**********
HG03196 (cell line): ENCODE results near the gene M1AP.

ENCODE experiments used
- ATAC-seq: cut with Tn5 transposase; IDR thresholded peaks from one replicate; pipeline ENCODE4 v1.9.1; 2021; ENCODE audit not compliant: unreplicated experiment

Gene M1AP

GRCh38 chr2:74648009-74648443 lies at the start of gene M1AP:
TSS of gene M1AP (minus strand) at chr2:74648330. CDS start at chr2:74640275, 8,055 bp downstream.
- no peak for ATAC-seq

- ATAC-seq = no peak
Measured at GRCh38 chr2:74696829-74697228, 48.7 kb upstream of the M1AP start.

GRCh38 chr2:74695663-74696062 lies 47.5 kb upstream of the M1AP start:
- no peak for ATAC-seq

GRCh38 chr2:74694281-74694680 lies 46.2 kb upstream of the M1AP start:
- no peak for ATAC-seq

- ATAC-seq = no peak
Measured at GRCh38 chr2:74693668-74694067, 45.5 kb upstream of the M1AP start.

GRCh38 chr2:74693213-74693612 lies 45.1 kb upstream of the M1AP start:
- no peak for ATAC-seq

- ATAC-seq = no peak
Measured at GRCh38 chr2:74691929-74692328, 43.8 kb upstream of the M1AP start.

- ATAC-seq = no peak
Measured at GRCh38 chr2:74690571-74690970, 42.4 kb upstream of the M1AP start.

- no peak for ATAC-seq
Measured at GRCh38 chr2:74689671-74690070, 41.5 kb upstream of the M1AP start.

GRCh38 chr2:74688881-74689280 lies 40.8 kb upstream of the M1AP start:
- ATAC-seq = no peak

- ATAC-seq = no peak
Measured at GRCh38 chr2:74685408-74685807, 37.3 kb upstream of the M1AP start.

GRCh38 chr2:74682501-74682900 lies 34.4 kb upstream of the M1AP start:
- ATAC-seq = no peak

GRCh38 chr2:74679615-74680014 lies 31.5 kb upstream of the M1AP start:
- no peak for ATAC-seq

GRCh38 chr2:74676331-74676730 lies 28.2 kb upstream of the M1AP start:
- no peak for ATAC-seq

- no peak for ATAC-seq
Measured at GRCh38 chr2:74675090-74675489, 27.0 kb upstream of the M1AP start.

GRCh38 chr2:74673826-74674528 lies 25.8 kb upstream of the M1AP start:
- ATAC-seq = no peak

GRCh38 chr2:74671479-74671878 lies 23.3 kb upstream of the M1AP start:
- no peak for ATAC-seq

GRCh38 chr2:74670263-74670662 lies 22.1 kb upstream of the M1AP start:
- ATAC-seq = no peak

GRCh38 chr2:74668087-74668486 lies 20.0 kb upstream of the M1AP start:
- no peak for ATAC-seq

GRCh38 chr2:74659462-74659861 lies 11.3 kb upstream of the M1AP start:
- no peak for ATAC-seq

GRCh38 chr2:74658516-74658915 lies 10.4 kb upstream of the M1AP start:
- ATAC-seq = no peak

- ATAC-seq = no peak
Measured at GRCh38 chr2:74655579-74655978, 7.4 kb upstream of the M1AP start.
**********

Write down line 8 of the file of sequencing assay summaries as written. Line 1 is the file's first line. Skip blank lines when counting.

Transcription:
- ATAC-seq = no peak